Securing your site with web.config
 
Published: 06 Jan 2002
Unedited - Community Contributed
Abstract
This article will look at security in your ASP.NET applications and how to secure your applications using the web.config file.
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Introduction

Securing ASP.NET with web.config

 

Published 01/06/02

Introduction

In web.config we looked at what web.config is and I told you that I would talk more about it in other articles so here is one. This article will look at security in your ASP.NET applications and how to secure your applications. See Security in ASP.NET for more information on security in ASP.NET.

The web.config file

web.config

web.config does most of the work for you as it tells the application the who, what, where, when and how to be authenticated (it doesn't need to tell it why).

<configuration>
<system.web>

<authentication mode="mode">
</authentication>

</system.web>
</configuration>

This is the beginnings of something bigger. The <authentication> tags and what goes between is everything ASP.NET needs to know to provide security. The 'mode' property is about how to authenticate, the possible values are - Windows, Forms and Passport.

Note : <authentication> only works in the root folder of the virtual directory's web.config, not subfolders.

Forms Authentication

Forms

Forms security works so that you don't have to create new Windows accounts to let people in. I won't go over how it works (see Security in ASP.NET). Here is the configuration -

<configuration>
<system.web>

<authentication mode="Forms">
<forms name="Auth" loginURL="login.aspx" protection="All" timeout="10" />
</authentication>

</system.web>
</configuration>

When you are authenticated you are given a cookie called 'Auth'. The place where you login is called login.aspx. The protection is by default - All, this gives the cookie validation (to make sure it hasn't been tampered) and encryption (using Triple-DES or DES), you can modify this with different properties (All, None, Encryption, Validation). Next the timeout sets when the user's login will time-out (the default in 30) in minutes.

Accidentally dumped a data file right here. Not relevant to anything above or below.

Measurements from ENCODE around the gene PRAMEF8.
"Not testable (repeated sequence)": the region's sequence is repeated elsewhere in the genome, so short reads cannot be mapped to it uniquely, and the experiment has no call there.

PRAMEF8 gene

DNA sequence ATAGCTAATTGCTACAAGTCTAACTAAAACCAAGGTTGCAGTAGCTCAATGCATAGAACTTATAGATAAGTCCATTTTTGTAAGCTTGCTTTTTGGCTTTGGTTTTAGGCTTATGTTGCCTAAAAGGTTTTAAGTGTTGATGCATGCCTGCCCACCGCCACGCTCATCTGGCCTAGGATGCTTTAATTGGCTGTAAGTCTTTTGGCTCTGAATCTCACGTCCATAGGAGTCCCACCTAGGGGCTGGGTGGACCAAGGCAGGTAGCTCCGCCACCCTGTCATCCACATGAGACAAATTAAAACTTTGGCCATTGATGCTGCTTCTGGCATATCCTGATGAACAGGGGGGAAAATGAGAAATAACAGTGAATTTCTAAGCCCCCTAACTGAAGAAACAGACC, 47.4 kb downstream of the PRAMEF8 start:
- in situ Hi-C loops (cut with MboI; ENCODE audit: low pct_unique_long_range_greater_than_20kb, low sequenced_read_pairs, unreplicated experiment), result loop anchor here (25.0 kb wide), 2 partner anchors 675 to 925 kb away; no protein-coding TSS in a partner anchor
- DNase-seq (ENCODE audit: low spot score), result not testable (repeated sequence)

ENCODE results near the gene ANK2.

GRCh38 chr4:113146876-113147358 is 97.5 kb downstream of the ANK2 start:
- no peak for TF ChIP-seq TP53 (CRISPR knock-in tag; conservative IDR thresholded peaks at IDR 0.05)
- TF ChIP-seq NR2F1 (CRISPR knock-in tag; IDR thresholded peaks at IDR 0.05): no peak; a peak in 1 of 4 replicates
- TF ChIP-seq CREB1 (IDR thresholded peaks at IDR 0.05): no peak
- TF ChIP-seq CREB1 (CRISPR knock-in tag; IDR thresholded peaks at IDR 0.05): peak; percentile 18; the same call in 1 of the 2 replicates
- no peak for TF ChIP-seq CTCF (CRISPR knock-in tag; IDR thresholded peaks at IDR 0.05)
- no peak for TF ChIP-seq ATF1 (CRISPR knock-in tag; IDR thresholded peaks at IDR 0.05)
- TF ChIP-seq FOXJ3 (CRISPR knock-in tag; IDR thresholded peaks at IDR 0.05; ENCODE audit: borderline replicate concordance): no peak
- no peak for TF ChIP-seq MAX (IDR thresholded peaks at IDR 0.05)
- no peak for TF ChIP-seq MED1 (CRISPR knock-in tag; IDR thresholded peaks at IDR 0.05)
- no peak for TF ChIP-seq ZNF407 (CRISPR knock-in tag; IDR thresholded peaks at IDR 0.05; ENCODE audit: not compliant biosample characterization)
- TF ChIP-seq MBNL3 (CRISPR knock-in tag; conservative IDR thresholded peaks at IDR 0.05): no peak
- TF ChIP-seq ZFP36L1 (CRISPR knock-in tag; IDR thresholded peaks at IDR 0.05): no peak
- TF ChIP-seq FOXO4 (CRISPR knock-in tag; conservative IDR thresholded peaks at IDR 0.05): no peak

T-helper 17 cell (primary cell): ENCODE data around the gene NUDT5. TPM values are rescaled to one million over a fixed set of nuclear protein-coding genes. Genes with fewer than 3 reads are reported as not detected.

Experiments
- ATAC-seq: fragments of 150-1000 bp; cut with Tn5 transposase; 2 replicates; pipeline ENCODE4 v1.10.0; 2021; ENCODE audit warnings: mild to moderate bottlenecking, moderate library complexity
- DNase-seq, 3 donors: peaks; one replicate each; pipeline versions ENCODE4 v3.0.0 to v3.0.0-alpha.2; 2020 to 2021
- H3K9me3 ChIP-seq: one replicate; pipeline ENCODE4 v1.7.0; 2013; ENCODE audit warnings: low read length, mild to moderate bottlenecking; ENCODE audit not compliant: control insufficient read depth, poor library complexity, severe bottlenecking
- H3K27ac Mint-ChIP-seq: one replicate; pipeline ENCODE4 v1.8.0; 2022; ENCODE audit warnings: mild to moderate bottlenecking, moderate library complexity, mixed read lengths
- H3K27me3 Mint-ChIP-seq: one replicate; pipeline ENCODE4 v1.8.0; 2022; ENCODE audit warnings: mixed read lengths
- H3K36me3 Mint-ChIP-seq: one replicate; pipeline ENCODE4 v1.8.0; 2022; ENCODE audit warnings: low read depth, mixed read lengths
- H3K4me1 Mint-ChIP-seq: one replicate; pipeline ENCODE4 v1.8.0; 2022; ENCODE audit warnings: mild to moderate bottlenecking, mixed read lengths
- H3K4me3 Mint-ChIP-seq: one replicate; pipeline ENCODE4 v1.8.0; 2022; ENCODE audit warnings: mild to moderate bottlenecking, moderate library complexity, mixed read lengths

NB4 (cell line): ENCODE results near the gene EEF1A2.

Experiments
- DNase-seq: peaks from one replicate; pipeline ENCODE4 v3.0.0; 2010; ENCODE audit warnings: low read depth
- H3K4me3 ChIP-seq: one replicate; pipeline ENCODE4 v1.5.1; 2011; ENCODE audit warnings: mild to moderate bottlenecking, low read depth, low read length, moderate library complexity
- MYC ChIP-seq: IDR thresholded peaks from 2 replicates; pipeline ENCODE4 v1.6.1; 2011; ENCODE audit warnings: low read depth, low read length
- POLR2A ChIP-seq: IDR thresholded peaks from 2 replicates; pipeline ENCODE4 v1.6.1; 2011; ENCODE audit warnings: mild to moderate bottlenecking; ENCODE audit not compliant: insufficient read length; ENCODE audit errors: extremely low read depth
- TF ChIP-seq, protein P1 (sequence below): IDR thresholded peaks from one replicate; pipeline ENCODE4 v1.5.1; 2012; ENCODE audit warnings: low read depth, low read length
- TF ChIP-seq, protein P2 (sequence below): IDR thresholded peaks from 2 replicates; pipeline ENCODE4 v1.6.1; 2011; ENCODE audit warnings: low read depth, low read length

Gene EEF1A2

Before we continue lets set up our login.aspx file -

<script language="VB" runat="server" />
Sub btn_click(sender as object, e as eventargs)
'You may want a database connection or something here
'To provide authentication from a database
If uname.Text = "philipq" And pword.text = "password" Then
FormsAuthentication.SetAuthCookie(uname.text, true)
Response.Redirect("seethis.aspx")
Else
lblmsg.Text = "Invalid username or password"
End If
End Sub
</script>

I'll leave you to put the server controls in.

All this does is check the values of the two textboxes (uname and pword) and if they're fine it sets Formsauthentication.SetAuthCookie() to validate the user. the SetAuthCookie method takes two parameters - the username of the authorized user and weather or not to keep the cookie after the user closes the browser. The FormsAuthentication provides many other useful methods.

So far we have given simple authentication for users and the data is automatically encrypted. The cookie is also encrypted like this -

aucookie
E605AB187FED02216B161C9EDC5F64B4F51ECA418DE3E1FE11EAFFD108D4B05F9949B4490C692615443A01F8ABA0E7E1CEA2F1C9B9D8EB067198C954A3EE85E6
localhost/
1024
3450704256
33137864
3627820272
29464168
*

You can clearly see the name of the cookie and the server it got it from.

Username & Password Storage

U/P Storage

There is another way to get username and password data rather than from a database or what we did before. By using the <credentials> tag we can provide usernames and passwords for users.

<credentials passwordFormat="Clear">
<user name="philipq" password="password" />
</credentials>

This goes within the <authenticate> tags and you can just add more users and needed. The passwordFormat can be Clear, MD5 or SHA1 which is the format that the passwords are encrypted in.

You then have to modify your login.aspx code like this -

<script language="VB" runat="server" />
Sub btn_click(sender as object, e as eventargs)
If FormsAuthentication.Authenticate(uname.text, pword.text) Then
FormsAuthentication.SetAuthCookie(uname.text, true)
Response.Redirect("seethis.aspx")
Else
lblmsg.Text = "Invalid username or password"
End If
End Sub
</script>

The Authenticate method takes in the username and password and returns true or false.

Summary

Summary

There is a lot more to security than just this. You can also have role based security, path based security and more with other tags as well as the <authorize> tag. But I can't include it all here there is plenty of information in the .NET Framework SDK as well as other sites out there on security using <authenticate> and <authorize>. For more information on security in ASP.NET see Security in ASP.NET.



User Comments

Title: great   
Name: jhon
Date: 2004-09-09 3:51:04 AM
Comment:
this is great!!!!!
Title: great   
Name: great
Date: 2004-09-09 3:50:17 AM
Comment:
this is great!!!!!!11

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